Arab – Israeli wars have dominated the Middle East for over 30 years ever since Israel became an independent state. Starting with the first Arab – Israeli war in 1948 to the most recent war, the Yom Kippur war in 1973, and possible wars and conflicts in the future. In order to better predict future confrontations it is important, for us as a military, to understand the implications and consequences of these wars. To understand the rise in tensions between Israel and the Arab world we must go back to the beginning when Israel first became a state. In November of 1947, the UN adopted UN Resolution 181 that broke up Great Britain’s former Palestinian mandate into Jewish and Arab states in May of the following year. At the time …show more content…
At the time Israel, was looking to overthrow the Egyptian President and with secret meetings with Great Britain and France, set out to attack on 29 October 1957. Marching across the Sinai Peninsula and reaching within 10 miles of the canal, Israeli Defense Forces (IDF) halted their advance when French and British paratroopers deployed to the canal in an effort to protect it from belligerents (Israel and Egypt) on 31 October. The French, British and Israeli forces in secret meetings held previously to the engagement preplanned this staging of their forces in order to keep control of the canal. On November 6th the United Nations passes another resolution for a ceasefire. The land held at the time of the ceasefire by Israel is slowly handed back over the years leading up to the 6 day War in 1967. In the middle of May 1967, Egypt takes drastic action based on false reports provided by the Soviets. The reports claim that Israel is massing troops along the Egyptian and Syrian borders. In response, Egypt closes the Straits of Tiran, the only waterway between the Gulf of Aqaba and the Red Sea. Israel sees this as an act of war and on June 5th launches attacks against Egypt, Syria, and Jordan. By June 10th, when an armistice was signed Israel only suffered 115 dead while the combined number of losses for Egypt, Syria and Jordan totaled more than 17,000. Israel did however loses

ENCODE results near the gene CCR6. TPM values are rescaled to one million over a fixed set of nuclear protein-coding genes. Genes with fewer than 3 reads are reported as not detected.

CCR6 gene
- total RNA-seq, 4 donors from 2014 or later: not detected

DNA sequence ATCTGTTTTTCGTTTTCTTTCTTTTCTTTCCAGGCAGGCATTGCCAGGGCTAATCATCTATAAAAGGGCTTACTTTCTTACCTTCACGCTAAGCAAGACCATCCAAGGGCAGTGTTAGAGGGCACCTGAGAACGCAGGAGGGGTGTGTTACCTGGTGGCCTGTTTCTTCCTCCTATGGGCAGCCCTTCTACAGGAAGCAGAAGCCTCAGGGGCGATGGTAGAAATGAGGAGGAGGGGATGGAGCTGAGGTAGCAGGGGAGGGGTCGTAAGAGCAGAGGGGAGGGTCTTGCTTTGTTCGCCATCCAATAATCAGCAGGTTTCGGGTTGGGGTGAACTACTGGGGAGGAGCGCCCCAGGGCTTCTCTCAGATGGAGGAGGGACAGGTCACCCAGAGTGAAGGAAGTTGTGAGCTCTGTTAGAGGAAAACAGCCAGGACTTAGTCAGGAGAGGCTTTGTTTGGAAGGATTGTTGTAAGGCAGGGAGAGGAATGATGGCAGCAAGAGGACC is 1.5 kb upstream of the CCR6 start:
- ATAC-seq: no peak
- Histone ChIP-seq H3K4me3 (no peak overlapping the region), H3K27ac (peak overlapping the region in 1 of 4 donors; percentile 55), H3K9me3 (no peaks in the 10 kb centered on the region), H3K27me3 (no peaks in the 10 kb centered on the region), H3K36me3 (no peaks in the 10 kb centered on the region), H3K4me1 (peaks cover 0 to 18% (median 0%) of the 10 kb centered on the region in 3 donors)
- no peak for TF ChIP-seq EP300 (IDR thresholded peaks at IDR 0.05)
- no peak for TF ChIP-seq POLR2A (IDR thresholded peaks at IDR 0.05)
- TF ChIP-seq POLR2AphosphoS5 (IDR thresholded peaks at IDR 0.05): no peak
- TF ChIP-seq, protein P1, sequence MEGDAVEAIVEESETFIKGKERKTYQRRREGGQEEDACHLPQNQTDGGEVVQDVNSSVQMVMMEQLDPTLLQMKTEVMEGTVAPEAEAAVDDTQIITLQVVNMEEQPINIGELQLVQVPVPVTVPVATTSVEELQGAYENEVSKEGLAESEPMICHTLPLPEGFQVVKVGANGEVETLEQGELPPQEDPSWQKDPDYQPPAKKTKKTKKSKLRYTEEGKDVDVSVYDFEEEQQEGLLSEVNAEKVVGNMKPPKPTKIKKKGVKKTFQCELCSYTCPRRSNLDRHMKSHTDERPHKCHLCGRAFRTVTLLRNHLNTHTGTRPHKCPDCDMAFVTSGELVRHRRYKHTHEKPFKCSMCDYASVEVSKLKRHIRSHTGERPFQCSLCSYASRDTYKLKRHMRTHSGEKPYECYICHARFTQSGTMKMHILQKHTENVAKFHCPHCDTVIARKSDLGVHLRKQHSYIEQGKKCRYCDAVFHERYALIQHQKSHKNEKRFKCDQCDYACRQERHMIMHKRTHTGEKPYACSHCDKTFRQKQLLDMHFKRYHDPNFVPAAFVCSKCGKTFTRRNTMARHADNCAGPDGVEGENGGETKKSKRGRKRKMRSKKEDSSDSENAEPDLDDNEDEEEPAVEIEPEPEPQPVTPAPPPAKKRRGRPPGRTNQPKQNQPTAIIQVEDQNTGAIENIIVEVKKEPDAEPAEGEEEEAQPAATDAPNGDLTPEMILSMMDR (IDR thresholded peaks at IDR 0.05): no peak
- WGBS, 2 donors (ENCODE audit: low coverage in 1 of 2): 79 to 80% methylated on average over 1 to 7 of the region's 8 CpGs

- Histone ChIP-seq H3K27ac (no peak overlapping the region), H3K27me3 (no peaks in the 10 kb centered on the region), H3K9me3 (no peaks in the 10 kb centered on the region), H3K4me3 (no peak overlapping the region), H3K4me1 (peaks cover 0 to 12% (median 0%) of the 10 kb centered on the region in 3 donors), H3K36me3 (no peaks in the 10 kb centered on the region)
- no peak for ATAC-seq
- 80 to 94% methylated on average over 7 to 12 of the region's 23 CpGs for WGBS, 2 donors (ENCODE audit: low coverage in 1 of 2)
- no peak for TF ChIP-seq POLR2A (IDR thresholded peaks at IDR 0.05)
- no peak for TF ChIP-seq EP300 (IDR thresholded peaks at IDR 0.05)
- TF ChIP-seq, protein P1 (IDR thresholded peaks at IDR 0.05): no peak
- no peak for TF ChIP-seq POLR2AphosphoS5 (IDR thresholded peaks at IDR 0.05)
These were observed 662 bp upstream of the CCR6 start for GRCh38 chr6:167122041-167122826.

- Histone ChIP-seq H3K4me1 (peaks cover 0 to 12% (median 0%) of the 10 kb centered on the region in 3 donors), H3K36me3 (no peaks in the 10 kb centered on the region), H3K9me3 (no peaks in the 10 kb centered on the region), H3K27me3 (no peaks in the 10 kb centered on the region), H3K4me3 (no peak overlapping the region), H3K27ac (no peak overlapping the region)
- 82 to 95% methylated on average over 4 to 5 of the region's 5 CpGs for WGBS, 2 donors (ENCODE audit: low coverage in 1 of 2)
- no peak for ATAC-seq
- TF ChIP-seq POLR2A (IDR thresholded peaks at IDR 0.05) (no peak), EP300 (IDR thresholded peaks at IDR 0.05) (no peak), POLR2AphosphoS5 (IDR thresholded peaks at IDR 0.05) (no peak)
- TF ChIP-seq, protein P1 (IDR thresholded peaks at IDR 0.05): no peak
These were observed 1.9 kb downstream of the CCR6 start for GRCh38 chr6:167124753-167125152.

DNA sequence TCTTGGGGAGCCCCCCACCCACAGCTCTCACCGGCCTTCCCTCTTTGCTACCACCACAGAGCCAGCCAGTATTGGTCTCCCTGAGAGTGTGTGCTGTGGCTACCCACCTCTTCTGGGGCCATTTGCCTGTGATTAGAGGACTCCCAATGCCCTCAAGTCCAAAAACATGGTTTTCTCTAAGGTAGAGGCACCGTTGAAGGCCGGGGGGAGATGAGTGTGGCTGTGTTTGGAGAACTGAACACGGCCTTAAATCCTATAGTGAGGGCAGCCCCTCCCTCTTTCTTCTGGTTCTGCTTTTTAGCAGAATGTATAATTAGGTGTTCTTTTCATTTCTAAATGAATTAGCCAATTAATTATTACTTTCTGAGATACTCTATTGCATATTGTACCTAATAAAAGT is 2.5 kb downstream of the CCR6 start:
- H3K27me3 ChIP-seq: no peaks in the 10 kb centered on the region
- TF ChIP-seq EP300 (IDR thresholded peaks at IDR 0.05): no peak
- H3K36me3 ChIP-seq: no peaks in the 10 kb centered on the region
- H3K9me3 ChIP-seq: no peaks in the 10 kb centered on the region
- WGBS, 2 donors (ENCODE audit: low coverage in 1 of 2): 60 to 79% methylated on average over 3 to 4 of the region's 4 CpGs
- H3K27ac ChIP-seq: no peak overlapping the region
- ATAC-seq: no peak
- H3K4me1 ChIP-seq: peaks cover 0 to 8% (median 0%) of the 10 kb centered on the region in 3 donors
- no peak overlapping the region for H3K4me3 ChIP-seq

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The Yom Kippur War happened in October 1973, which involved the Arabs and the Israelis, as well as two superpowers, the USA and the USSR. At the end of the war, the Israelis had won. However, the Israeli government and people were shocked by how the Arabs did. The Yom Kippur War has led to a number of effects on the Arab-Israeli relations, which can be classified as two aspects, short term and long term.
A popular and most recent debate has been whether Israel should exist as a state. Currently, Israel is the only country in the world that has a relatively extensive Jewish population. More recently, Israel has been combatting against Palestinian soldiers in Gaza to prevent attacks on Israel coming from the Palestinian Government. This war has gone on for quite some time now; for years, actually. But how did this conflict develop? It certainly didn’t happen overnight.